Is the “Millennials love avocados too much to own homes” meme still funny? Probably not. But, when it was funny, it was because it touched on what seems to be a common misunderstanding about young adults: that misplaced priorities—preferring the finer things in life to scrimping—are to blame for our lower rate of homeownership and financial solvency.
Everyone is different, but when you look at young adults as a population, there are a lot of things creating financial challenges unique to our generation, none of which are also guacamole ingredients.
We reported before that homeownership among young adults is dropping. In the last quarter of 2016, 34.7 percent of people under the age of 35 owned a home, according to U.S. Census information. In 1980, that percentage was 43.8 percent. One major reason behind this is an increase in student debt.
But young people do want to own homes. A 2017 survey of thousands of millennial renters across the country by Apartment Finder showed that 80 percent of them wanted to one day own property. However, the survey also found that today’s young adults are putting off buying a home longer than young adults were just three years ago.
As a result, all kinds of government programs have been put in place to encourage young people (and all potential first-time homebuyers) to take the plunge. In 2016, 35 percent of homebuyers were first-timers, according to that year’s Profile of Home Buyers and Sellers by the National Association of Realtors.
Efforts to get young people into their own homes has also spurred research into what’s going right and wrong with the process.
A study by the Federal Housing Finance Agency suggests that first-time homebuyers are often overpaying.
“Although (first-time homebuyers) buy smaller, inferior and cheaper homes,… they pay significantly more than repeat buyers” when house attributes are controlled for, Jessica Shui and Shriya Murthy wrote in the paper.
Their findings suggest that working with a good property appraiser can make a difference in whether first-time homebuyers spend too much. Appraisers who made mistakes on their appraisals (such as listing the wrong number of bathrooms or the wrong square-footage) were associated with first-time homebuyers overpaying for those properties. The researchers aren’t exactly sure why this is yet, but it’s something to keep in mind when you’re deciding who you’ll work with to help you find a place.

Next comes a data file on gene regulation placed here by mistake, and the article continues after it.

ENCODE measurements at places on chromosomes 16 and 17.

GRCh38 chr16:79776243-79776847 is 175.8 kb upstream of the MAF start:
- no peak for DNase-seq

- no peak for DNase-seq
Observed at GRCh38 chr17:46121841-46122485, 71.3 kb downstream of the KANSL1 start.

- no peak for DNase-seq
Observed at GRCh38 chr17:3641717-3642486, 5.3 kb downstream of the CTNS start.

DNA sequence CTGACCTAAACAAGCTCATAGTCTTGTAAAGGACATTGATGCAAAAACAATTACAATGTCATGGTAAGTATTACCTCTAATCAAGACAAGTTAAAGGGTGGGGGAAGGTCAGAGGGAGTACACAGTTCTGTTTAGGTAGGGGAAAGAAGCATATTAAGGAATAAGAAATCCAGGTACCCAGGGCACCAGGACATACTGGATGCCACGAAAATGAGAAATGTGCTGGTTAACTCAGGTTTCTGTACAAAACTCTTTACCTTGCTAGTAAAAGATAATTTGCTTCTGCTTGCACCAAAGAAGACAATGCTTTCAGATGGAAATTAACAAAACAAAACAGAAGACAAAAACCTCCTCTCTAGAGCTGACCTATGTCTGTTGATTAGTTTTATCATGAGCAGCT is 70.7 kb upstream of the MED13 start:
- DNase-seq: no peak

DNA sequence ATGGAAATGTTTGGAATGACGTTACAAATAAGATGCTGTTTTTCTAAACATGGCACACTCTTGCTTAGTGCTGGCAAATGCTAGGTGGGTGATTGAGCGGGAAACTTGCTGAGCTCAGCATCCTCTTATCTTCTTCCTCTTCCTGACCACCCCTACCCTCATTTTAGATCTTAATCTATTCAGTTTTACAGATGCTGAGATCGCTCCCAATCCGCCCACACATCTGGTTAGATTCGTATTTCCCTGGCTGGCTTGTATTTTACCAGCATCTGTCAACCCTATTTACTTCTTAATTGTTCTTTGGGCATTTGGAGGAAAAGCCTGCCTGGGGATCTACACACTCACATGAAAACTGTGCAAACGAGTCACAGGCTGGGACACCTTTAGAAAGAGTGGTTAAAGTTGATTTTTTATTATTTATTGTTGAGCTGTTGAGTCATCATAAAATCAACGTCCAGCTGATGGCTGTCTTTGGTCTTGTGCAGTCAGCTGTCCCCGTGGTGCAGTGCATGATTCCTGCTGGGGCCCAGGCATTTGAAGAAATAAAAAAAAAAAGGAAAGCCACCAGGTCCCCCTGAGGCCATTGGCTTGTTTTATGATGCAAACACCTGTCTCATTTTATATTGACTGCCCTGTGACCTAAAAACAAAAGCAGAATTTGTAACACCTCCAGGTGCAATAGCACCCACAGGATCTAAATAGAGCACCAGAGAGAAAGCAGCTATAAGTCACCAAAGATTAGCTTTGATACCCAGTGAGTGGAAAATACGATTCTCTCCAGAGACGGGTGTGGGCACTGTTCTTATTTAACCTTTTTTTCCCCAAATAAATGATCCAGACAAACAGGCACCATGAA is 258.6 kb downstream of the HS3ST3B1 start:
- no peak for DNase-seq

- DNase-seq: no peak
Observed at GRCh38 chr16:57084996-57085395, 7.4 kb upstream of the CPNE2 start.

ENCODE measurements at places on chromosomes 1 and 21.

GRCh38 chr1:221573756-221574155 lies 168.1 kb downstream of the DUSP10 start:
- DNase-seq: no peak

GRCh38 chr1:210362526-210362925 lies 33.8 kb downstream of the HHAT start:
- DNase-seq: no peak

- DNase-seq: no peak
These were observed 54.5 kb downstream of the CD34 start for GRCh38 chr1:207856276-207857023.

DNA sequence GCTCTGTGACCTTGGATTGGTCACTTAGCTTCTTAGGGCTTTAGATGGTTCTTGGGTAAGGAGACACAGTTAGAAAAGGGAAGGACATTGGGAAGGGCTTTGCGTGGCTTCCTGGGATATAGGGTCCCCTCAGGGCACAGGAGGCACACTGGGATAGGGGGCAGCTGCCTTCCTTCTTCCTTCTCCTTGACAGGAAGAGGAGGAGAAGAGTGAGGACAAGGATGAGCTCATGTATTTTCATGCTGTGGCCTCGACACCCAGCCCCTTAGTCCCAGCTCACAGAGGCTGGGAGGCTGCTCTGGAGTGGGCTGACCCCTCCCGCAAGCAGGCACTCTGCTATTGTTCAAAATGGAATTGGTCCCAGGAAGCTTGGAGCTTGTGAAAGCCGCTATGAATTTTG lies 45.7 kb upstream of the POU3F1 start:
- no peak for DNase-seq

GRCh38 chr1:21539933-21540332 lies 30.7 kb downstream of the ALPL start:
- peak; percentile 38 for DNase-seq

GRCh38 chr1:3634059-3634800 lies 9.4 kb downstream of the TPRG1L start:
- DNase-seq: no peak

Inexperience is another reason first-timers overpay, the researchers suggest. According to the 2017 Homebuyer Insights Report by Bank of America, how much a down payment should actually cost is somewhat of a mystery to people thinking about buying their first home.
The FHFA paper says these inexperienced buyers are prone to overestimating how much they can afford to pay monthly on a home loan. Lower- and middle-income first-time homebuyers are often overconfident when it comes to their finances and, because of that, don’t seek financial coaching, the paper says.
“First-time homebuyers are inexperienced house hunters and are more likely to be marginal borrowers,” the authors wrote.
If you’re thinking about buying a home, do your research. Talk with people you know who have bought homes about what to expect, and look for free or low-cost financial coaching opportunities near you to arm yourself with knowledge before starting the process.
Millennial homeowners’ advice to their peers about buying a home? “Get off the sidelines,” according to the Homebuyer Insights Report. Despite the risks involved in purchasing property, 79 percent of young homeowners believe doing it has had a positive impact on their financial futures. Eighty-six percent think owning a home is more affordable than renting was.
According to the report, the most common reason prospective homebuyers pull the trigger is finally feeling they have the means to purchase a home. Here are some suggestions homeowners have for people thinking about buying their first home:
1. Start saving for a home early.
2. Consider maintenance costs and unexpected expenses.
3. Create and stick to a budget.
4. Buy a home to grow into—one that fits your future needs and goals.
5. Buy a home sooner rather than later to start building equity.
Check out our quick guide to first-time homebuying.
Katie Moritz is Rewire’s senior editor and a Pisces who enjoys thrift stores, rock concerts and pho. She covered politics for a newspaper in Juneau, Alaska, before driving down to balmy Minnesota to help produce long-standing public affairs show “Almanac” at Twin Cities PBS. Now she works on this here website. Reach her via email at [email protected] Follow her on Twitter @katecmoritz.